15 May 2012
Credit easing should go further
After Quantitative easing we now have Credit easing – also known as the Government’s ‘National Loan Guarantee Scheme’.
This has been introduced as part of Government policy to encourage growth by increasing bank funding to SMEs. The scheme offers a subsidy on borrowing to small businesses with a turnover of up to £50m.
The idea is that the Treasury will guarantee bank borrowing so that banks can borrow more cheaply and, in turn, offer lower interest rates on borrowing to SMEs.
Five banks are participating to start with – Aldermore, Barclays, Lloyds Banking Group, Royal Bank of Scotland and Santander UK. HSBC is a notable absentee, stating that it’s not ‘commercially viable’ as its cost of borrowing is already quite close to the government’s cost of borrowing.
Initially the Treasury will make £5bn of loans available and participating banks will offer them at a one percent discount to the standard lending rates that they would normally offer the SME.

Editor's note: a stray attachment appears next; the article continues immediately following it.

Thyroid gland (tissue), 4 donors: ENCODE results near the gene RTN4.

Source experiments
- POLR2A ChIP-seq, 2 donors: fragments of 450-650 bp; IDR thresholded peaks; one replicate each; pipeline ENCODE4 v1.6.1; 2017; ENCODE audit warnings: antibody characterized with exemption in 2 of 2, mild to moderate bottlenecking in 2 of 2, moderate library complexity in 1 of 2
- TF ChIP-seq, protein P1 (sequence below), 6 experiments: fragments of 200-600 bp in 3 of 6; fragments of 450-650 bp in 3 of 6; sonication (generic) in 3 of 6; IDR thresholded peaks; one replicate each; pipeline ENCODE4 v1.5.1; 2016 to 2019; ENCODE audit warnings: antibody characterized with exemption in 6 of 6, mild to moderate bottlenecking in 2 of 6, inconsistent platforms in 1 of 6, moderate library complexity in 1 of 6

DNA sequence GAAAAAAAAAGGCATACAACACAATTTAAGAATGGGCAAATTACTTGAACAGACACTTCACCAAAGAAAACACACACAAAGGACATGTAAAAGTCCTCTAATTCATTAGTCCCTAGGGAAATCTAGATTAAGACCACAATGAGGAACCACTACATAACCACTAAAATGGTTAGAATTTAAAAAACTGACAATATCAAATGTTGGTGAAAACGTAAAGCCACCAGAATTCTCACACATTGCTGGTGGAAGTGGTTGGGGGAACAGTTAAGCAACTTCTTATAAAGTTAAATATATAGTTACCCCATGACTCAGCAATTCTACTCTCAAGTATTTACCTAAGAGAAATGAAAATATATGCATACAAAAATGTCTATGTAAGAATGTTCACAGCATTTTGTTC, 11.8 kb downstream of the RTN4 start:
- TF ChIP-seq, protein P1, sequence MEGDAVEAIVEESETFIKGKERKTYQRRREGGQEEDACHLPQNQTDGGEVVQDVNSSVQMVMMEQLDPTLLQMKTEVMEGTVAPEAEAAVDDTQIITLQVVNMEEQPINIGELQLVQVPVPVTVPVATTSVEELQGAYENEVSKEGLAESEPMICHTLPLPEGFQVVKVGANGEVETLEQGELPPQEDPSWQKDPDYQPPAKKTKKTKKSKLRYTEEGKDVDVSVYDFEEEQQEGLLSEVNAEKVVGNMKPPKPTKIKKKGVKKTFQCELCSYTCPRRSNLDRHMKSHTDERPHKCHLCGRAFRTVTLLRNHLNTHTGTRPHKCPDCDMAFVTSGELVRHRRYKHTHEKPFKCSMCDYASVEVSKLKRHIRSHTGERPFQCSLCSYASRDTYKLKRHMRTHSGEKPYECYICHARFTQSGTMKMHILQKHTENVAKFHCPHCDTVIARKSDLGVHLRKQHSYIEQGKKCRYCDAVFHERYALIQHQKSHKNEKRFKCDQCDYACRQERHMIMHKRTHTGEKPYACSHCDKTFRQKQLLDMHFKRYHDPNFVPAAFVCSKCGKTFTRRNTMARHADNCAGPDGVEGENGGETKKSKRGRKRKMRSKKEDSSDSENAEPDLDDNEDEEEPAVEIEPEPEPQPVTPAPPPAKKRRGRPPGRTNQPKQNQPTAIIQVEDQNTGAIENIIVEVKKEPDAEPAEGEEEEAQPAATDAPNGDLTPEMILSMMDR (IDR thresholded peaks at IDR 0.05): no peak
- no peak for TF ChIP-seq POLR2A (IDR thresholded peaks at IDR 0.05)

It’s thought that the £5bn will be taken within six months, so a further £15bn is believed to be reserved, to be made available over the subsequent 18 months.
While this initiative will make borrowing cheaper for those companies that would already be able to get funding, it won’t release additional funds to support other businesses. The Treasury is not forcing banks to take greater risks when lending to businesses, so the total volume of lending to small businesses is not likely to increase as a result of this scheme.
Banks will control the process and, given the failure of Project Merlin, one has to ask why this initiative should prove a success?
SMEs have seen increased costs on arrangement fees and tougher requirements on loan collateral over the past few years and these are having a significant impact on borrowing decisions, which a 1% reduction in interest is unlikely to offset.
Surely it’s time to focus on how the banking sector is structured and come up with some helpful changes there, which could impact far more favourably on SMEs?
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